Recession Puts More Pressure on Japan's Workers
The current economy makes it even harder for Japanese workers to go home on time, and the results of overwork can be deadly
YOSHIKAZU TSUNO/AFP/Getty Images
In the last year or so, life appeared to be getting better for Japan's long-suffering workers. Sure, salarymen still toil long into the evening and are expected to guzzle with their bosses after hours. But employers, at the behest of government, have been taking steps to ease workloads, and recent cases suggest Japan's judiciary is more willing to side with employees who sue companies—a trend that could lead to a better balance between job demands and a worker's private life.
A 44-year-old engineer at automotive supplier Denso is one recent beneficiary. On Oct. 30, 2008, a court in Nagoya awarded $15,000 to the man, whose full name hasn't been officially revealed, because excessive demands at work contributed to his depression. He had been working 14 to 15 hours a day at Toyota (TM), where he had been seconded to help develop diesel engine technology. After going back to Denso, he took six months off to recover from overwork but was demoted when he returned to his job. "It was important that the court recognized that the companies didn't give enough consideration to the working environment," says the man, who still works at the automotive supplier. Toyota and Denso both said that while they don't entirely agree with the verdict, they won't appeal the decision.
A year ago a Tokyo court ruled that the Japanese arm of McDonald's (MCD) had used illegal tactics to avoid paying for overtime. The court found McDonald's had created phony management positions to avoid paying overtime, which regular workers but not managers are entitled to receive. Since the ruling, McDonald's and other restaurant chains have said they will make changes. A spokesman for McDonald's in Tokyo declined to comment on whether the changes are yet in place, but says the company is taking a "proactive stance" on improving the work-life balance.
And in June 2008, Toyota began paying 40,000 factory workers for participating in quality control programs outside normal hours. Until then such work had theoretically been voluntary, but employees were typically expected to attend. That move followed a Nagoya court decision concerning a 30-year-old Toyota employee who died suddenly in 2002 after more than 100 hours a month of unpaid, after-hours quality control work.
In fact, nearly 90% of workers say they don't even know what "work-life balance" means, a government survey has found. And 4 out of 5 say they would cancel a date if asked by a superior to work overtime, according to a poll by the Japan Productivity Center for Social-Economic Development, a Tokyo think tank. The Japanese Trade Union Confederation says two-thirds of men put in more than 20 hours of unpaid overtime monthly. One in 25 admitted to working 80 extra hours, a level that risks karoshi, or "working to death." "Balancing work and life is just a dream," says Kazunari Tamaki, who heads a group that monitors cases of death through overwork.
Haruka Nakashima knows that only too well. Her husband, Tomio, died four years ago at the age of 48 after suffering a stroke. He typically left their Yokohama home for his job with a restaurant chain called Skylark at 7 a.m. and often didn't return until 4 a.m. the next day. Before he died, he averaged 130 hours of unpaid overtime monthly, and the local labor standards office concluded his death was work-related.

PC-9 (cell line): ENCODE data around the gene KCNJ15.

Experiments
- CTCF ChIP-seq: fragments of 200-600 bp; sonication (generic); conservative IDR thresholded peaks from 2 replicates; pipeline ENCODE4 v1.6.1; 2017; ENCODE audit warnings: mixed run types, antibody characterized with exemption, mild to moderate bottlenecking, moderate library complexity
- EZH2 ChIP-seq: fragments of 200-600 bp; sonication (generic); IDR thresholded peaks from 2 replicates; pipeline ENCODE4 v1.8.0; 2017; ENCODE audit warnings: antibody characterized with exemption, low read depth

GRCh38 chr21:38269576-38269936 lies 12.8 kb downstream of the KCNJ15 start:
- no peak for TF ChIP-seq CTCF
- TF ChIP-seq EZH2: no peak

Some companies are making a genuine effort to find a better balance between work and leisure for their employees. Toyota, for example, now generally limits overtime to 360 hours a year (an average of 30 hours monthly), and at some offices it makes public address announcements every hour after 7 p.m. pointing out the importance of rest and urging workers to go home. Nissan (NSANY) offers telecommuting for office workers to make it easier to care for children or elderly parents. And dozens of big corporations have introduced "no overtime" days when staff must leave promptly at 5:30 p.m.
Still, few workers feel they can take advantage of the initiatives. Even before the current economic slowdown, only a brave employee in Japan would demand to go home on time or use up all his vacation time. On "no overtime" days, many workers simply take their work home with them (it's called furoshiki, or "cloaked overtime") or stick around the office with the lights off. Two years ago, Mitsubishi UFJ Trust & Banking (MTU), a division of Japan's largest banking group, started to allow employees to go home up to three hours early to care for children or elderly relatives. So far, just 34 of the company's 7,000 employees have signed up for the plan. "We want bosses to say, 'Why don't you take some days off?'" says Yoshiro Hano, head of the labor and life planning division at the Health Ministry.
Some workers are finding their own path to a more balanced life. Many young people choose to earn less and forgo the chance of promotions by taking short-term contracts via an employment agency rather than face the grind of a large company. These workers today make up about a third of Japan's labor force, and 42% of them say they prefer such jobs because they offer a better quality of life, a government survey shows. "I want to have holidays and evenings to myself," says Ayako Machida, 32, who works at a Tokyo travel company via an employment agency. Even though that means a lower salary and few pension benefits, after factoring in the unpaid overtime worked by her friends with permanent jobs, she says, "my hourly pay is about the same."